Jennie | Fashionably Femme
Welcome to Fashionably Femme. Fashionably Femme is a blog series featuring femmes from all nooks of the LGBT*QIA community. These rocking folks are girl bosses, moms, entrepreneurs, and all sorts of amazing human beings.
Meet Jennie. One of my dearest friends, extreme music enthusiast, possibly one of the most intelligent people I know, and professional giggle machine. Take a trip down her glorious journey of style, and enjoy these photos that are as much fun to look at as they were to shoot.
Jennie | Fashionably Femme
I don’t consider myself particularly “stylish.” In the past few years, though, I’ve definitely developed something I would consider “my style.” For a very long time, my main focus in my clothes was practicality and comfort over all else. My style was never deliberately unfeminine, but my wardrobe definitely trended that direction. Because they were easy and comfortable, my uniform was almost exclusively jeans and baggy t-shirts for a solid two decades, all the way through grad school and my first full-time job. Both were in labs and required sensible shoes, to which my response was, “Sneakers only go with jeans and t-shirts! Good thing I have a zillion of those!”
On top of that, years of school dress-code brainwashing had me convinced that tops that showed my shoulders or the slightest hint of cleavage and skirts/shorts shorter than fingertip-length were inappropriate in the workplace. I also had (and still have, to some extent…it’s a work in progress) body image issues that made clothes shopping a chore at best. I rarely went anywhere besides work and home, so I didn’t see any need to experiment with what I was wearing at all. The jeans and t-shirts were perfectly sufficient.
Adulting Means Clothes
A few years ago, I got a full-time job in an office. Suddenly, I needed a Real-Life Grown Up Wardrobe. Around the same time, I developed a social life that involved actually leaving the house. The combination of these factors gave me the kick I needed to start experimenting with what I was wearing, and my wardrobe expanded dramatically. My closet slowly became filled with a lot more fun, cute, and feminine pieces.
The discovery of comfortable shoes that aren’t sneakers opened up a whole world of skirts and dresses, which used to be reserved for special occasions rather than everyday wear. It’s not unusual for me to wear skirts more often than pants these days. I even declared “pants anarchy” for a solid 3 weeks earlier this summer just because I could. Shirts/tops-wise, a lot of my going-out clothes now come with an “If you’ve got it, flaunt it” attitude: When I stopped exclusively wearing t-shirts, I discovered they’d been hiding cleavage all along!
My style is still evolving. I’m especially drawn to vintage-inspired looks, pinup- and rockabilly-style clothes, and finding ways to combine super-feminine pieces with edgier elements like leather jackets or giant patriarchy-stomping boots. I’ve learned that I really like wearing corsets. (“They can actually be really comfortable!” I argue with the spectre of my younger self.) I own 3 now and am eagerly awaiting the day when I have the budget to expand my collection.
Between dyeing my hair purple a year ago and a recent obsession with LITERALLY EVERYTHING RAINBOW, I’m playing around more with bright colors. I’m still working on figuring out how to make colors play nice with each other, though. I’ve developed a deep and abiding love for both polka dots and plaid, and I’ve got a budding relationship with other prints and patterns. Being comfortable does actually still rank pretty high in my style choices, despite my departure from the all-jeans-and-t-shirts days. Now, however, I put almost equal weight on whether something actively makes me feel cute when I wear it. Practicality these days is less of a consideration, except on the subject of pockets—usable pockets in a skirt or dress make it almost impossible to resist!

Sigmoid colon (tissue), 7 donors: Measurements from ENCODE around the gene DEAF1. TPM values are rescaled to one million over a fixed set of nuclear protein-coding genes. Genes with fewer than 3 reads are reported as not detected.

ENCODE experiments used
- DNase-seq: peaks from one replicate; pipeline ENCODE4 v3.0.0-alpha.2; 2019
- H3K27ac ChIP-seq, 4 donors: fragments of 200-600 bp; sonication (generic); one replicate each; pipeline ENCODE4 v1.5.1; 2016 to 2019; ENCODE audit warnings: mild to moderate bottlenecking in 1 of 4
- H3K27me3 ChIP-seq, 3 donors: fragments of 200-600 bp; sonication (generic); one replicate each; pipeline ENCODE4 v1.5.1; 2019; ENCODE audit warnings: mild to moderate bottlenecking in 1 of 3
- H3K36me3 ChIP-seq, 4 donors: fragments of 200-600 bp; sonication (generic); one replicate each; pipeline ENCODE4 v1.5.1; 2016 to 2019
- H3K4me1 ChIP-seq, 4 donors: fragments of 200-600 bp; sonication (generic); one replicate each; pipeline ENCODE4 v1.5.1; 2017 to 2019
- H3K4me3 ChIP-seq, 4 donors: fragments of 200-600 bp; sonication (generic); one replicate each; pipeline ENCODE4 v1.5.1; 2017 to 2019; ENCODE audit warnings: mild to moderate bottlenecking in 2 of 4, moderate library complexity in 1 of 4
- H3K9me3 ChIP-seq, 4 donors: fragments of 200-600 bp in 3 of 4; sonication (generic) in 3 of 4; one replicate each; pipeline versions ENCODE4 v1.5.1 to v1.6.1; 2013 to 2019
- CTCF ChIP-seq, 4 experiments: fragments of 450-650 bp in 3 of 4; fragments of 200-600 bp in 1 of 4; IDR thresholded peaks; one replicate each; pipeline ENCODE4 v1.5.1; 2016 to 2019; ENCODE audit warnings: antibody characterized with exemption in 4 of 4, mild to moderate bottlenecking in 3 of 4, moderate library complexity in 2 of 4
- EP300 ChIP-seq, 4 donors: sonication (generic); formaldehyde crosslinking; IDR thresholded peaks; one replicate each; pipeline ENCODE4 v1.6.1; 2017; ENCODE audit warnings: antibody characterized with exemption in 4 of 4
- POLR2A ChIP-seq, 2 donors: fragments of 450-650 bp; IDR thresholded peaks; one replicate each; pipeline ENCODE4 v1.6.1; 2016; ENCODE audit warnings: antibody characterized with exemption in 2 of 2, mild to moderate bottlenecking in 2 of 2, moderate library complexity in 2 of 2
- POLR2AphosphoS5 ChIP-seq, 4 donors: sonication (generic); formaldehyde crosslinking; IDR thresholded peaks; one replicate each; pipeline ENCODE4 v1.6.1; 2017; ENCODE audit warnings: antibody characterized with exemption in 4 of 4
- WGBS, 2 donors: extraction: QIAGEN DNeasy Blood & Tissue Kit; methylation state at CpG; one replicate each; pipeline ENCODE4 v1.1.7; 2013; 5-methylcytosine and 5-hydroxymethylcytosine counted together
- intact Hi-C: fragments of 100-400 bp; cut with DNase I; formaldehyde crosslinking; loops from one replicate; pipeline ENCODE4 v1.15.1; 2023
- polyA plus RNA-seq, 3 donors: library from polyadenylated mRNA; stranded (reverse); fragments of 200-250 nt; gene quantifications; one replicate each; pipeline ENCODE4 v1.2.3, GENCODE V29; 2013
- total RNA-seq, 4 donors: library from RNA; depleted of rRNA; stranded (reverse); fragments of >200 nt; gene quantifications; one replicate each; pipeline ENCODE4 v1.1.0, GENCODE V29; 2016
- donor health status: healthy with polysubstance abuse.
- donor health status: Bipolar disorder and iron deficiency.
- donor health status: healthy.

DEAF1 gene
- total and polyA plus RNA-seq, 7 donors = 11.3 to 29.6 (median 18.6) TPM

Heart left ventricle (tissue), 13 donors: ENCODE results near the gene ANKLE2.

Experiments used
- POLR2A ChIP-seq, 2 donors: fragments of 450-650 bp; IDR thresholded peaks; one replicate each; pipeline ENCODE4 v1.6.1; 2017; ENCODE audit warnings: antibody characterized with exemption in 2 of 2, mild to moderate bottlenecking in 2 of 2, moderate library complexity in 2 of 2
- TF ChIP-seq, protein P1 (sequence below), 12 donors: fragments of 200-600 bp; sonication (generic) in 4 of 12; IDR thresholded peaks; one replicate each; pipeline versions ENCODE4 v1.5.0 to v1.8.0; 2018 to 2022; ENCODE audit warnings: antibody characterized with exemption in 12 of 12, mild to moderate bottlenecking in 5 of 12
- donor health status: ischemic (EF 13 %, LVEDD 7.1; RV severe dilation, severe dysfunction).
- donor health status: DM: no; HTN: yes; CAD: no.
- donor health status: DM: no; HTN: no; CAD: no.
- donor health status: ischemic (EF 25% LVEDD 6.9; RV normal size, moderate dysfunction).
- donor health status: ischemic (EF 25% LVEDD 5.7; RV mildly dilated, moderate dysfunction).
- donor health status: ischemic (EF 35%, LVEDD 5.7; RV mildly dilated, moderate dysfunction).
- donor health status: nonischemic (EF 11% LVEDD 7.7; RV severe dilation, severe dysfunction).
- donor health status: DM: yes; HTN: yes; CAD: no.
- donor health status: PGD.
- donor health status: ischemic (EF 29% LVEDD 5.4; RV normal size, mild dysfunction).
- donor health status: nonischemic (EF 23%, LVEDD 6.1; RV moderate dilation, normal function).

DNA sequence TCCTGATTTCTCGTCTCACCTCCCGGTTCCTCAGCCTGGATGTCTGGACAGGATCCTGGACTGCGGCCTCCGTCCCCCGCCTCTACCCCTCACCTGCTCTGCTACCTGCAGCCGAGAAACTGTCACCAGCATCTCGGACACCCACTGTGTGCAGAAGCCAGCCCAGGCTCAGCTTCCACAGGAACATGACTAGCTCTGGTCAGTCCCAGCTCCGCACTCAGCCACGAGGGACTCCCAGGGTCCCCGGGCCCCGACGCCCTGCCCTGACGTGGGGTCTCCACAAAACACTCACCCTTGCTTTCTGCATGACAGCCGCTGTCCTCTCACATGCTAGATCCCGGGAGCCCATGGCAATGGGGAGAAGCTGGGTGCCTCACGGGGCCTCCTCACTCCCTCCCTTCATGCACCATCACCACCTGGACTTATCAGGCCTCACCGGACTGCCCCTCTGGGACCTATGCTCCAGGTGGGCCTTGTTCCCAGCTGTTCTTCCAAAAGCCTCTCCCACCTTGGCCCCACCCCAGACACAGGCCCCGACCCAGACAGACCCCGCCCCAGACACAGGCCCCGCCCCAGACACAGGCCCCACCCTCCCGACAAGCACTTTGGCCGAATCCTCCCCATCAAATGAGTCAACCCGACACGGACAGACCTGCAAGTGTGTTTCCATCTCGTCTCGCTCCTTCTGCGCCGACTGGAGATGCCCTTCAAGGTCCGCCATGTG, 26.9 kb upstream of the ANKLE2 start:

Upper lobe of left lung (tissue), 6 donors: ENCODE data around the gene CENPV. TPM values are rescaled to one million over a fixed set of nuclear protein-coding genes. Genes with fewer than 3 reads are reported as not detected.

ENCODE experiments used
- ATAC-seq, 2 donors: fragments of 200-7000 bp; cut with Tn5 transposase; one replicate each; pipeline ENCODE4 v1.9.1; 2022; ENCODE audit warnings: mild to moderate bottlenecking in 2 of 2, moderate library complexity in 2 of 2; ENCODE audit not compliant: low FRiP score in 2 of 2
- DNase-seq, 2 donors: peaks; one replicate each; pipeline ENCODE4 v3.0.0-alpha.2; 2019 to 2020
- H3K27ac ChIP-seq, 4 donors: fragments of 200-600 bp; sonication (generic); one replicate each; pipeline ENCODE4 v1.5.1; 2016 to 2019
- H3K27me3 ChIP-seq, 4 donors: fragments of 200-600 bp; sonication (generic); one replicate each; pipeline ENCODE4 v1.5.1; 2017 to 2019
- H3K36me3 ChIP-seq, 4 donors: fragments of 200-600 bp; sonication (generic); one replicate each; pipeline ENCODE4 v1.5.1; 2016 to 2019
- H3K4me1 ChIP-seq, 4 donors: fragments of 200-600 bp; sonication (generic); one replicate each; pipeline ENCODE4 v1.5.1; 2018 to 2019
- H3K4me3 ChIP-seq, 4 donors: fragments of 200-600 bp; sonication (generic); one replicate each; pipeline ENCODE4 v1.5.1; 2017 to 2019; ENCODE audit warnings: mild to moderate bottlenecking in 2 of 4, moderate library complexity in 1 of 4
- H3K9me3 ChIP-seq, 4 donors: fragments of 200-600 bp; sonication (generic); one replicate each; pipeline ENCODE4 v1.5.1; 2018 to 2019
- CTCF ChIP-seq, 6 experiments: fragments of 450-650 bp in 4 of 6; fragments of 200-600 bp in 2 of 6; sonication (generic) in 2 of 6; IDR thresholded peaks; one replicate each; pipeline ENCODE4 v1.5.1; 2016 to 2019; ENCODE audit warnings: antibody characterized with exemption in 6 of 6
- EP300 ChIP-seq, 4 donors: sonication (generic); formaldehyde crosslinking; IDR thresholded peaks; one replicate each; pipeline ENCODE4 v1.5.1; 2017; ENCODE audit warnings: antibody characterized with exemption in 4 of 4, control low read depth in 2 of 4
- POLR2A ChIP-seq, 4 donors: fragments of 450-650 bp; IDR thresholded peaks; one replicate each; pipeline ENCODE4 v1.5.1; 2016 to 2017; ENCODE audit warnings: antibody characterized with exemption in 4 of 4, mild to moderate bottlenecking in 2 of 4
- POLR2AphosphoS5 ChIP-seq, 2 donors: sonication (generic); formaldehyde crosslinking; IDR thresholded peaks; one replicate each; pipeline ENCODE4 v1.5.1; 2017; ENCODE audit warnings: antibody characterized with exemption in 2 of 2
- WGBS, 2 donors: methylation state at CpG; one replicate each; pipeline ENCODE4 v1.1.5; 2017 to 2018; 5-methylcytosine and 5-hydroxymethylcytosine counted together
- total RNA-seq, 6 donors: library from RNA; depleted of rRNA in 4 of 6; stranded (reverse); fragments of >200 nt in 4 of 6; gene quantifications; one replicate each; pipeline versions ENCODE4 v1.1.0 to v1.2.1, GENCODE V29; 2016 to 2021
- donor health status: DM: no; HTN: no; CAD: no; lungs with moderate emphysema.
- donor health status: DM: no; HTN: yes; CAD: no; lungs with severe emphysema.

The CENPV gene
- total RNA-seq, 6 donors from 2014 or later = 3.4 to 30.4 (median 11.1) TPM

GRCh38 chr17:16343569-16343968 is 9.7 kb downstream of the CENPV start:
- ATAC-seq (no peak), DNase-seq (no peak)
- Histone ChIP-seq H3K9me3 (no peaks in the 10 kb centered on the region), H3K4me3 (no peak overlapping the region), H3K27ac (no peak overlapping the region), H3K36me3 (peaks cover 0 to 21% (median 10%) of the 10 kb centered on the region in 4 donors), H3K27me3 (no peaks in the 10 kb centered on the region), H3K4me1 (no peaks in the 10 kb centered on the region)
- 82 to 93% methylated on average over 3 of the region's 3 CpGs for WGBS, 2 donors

Favorites are a Must!
My favorite piece in my closet is probably my black faux-leather moto jacket. I love having excuses to wear it and adore pairing it with super-cute dresses and heels or pointy flats to give the outfit some edge. Some of my favorite dresses include the Michael Kors faux-wrap dress that made me feel like a Greek goddess the first time I put it on and the black bodycon “peekaboob” dress that’s my go-to for going out dancing. That black dress is also the only dress I can remember actively feeling sexy in. I’ve got a pair of purple velvet pumps with cat faces on them, which are my favorite for “let’s wear something cute to combat feeling like crap” days; the pointy-toed purple suede flats are a close second. Another top accessory is the belt that has two huge pockets in it, perfect for throwing on over a dress to go to a ska show or out dancing when I don’t want to carry a purse. The other crowning glory of my closet is the purple and black leather corset that’s a requisite component of my Faire garb; I’m always looking for other excuses to wear it, too, because I love the way I feel when I have it on.
I like to find ways of making what I’m wearing say at least something about me. Sometimes that’s “I love this band/movie/book and am a massive nerd,” with a Marauder’s Map–printed dress or any of my dozens of band and fannish t-shirts; both my current tattoo and my future tattoo contemplations are book themed. Other times it’s “oh hey, look at me being queer AF,” with rainbow socks/nails, pride pins, or the scarf that I was way too excited about having managed to find in bi pride flag colors (because apparently pink/purple/blue isn’t a logical color gradient to make things in?). The outfit I’m wearing in these pictures is one that I describe as my “queer nerd punk aesthetic”—rather less subtle than most of my other outfits, but hey, subtlety was never my strong suit anyway!
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